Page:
Culturally Adapted Family Treatment Paper

1156 Words Aug 15th, 2013 5 Pages
Running head: CULTURALLY ADAPTED FAMILY TREATMENT PAPER

Culturally Adapted Family Treatment Paper
Launita J.
Grand Canyon University
October 10, 2012

Culturally Adapted Family Treatment Paper
When an individual is suffering with a substance abuse disorder it affects the entire family. One’s family must come together to help his or her loved one to overcome and achieve the necessary goals in life to sustain his or her addiction. Within this paper one will locate the integrated concepts of family structure and process, treatment outcome predictors, and basic counseling skills that are associated with African Americans.
Family structure plays an important role within the African American culture. TIP #39 (2005) states, that a
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Boyd-Franklin (2003) states that family psychologists must be cautioned against stereotyping when counseling African American families. With African American families being affected by crime, violence, drugs, and homelessness, the therapist must fully understand the issues that affect African Americans with both social class and racial issues. African Americans do not accept counseling or therapists easily. They may not trust a therapist due to anti-spiritual reasons. The therapist should meet with the entire family to gain trust, especially if the family is forced to do therapy (Boyd-Franklin, 2003). If an African American family builds trust in the therapist the counseling sessions can be beneficial if concerns and fears are addressed. African Americans may feel that an African American therapist is part of the system and still be hesitant to counseling. However if the therapist is of another cultural background, the family may be very hesitant to working with that therapist. African Americans are judgmental of their lives or circumstances and will make sure he or she is respected before being too comfortable with a therapist. A therapist should ask a family if they are comfortable with working with a therapist of another culture to allow an opening for race to be discussed within the counseling session (Boyd-Franklin, 2003).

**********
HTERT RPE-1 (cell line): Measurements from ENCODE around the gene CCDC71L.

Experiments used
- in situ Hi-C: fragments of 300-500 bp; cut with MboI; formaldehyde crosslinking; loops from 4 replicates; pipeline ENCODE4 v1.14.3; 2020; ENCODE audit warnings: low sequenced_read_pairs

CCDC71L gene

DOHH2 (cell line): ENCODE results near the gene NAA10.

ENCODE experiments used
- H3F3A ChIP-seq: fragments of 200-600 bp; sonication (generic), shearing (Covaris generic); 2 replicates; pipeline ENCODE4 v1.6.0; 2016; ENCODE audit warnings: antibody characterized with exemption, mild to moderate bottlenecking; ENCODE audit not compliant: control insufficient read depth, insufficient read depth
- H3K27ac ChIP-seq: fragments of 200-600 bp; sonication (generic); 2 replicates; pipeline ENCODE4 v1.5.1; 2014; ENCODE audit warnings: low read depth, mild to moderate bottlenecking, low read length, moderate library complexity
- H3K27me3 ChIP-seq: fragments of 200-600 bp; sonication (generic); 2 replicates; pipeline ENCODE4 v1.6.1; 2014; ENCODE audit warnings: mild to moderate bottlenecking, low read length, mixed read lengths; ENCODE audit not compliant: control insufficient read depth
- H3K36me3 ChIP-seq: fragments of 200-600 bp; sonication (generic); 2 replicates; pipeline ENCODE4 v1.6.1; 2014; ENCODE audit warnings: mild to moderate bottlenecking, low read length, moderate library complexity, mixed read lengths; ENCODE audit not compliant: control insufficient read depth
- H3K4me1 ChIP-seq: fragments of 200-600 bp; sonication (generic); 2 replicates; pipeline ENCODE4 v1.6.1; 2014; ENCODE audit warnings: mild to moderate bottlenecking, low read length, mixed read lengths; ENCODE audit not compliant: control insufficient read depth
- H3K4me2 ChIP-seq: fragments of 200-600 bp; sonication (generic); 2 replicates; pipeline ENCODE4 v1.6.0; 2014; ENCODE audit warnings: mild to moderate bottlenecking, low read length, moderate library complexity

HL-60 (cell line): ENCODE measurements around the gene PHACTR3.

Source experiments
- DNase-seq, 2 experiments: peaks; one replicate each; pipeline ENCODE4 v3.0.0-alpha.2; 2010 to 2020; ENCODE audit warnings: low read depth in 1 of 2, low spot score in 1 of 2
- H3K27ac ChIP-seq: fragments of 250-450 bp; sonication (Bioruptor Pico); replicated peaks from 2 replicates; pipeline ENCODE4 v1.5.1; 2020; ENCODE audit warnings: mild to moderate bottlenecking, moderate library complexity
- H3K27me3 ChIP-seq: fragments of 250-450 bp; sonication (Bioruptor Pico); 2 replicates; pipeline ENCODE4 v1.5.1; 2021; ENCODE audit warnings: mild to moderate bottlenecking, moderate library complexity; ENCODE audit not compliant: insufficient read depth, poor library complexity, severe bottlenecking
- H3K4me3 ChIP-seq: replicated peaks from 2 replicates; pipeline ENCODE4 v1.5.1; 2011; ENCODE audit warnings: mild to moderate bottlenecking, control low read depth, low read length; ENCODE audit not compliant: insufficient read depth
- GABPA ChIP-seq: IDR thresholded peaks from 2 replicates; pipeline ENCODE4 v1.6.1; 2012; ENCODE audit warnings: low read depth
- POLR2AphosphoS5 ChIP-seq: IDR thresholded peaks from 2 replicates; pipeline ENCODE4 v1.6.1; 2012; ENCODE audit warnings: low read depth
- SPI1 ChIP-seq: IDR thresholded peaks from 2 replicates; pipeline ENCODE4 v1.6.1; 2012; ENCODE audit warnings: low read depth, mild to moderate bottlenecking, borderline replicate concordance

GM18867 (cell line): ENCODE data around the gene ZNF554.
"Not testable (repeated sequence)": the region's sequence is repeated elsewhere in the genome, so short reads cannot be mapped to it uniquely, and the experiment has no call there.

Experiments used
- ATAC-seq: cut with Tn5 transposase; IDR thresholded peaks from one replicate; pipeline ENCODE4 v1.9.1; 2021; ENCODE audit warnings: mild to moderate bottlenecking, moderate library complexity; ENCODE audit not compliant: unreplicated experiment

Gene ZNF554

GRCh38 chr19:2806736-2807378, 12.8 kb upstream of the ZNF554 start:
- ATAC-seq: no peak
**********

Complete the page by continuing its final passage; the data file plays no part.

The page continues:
African American women are faced with twice the amount of issues than others due to racism and sexism in today’s

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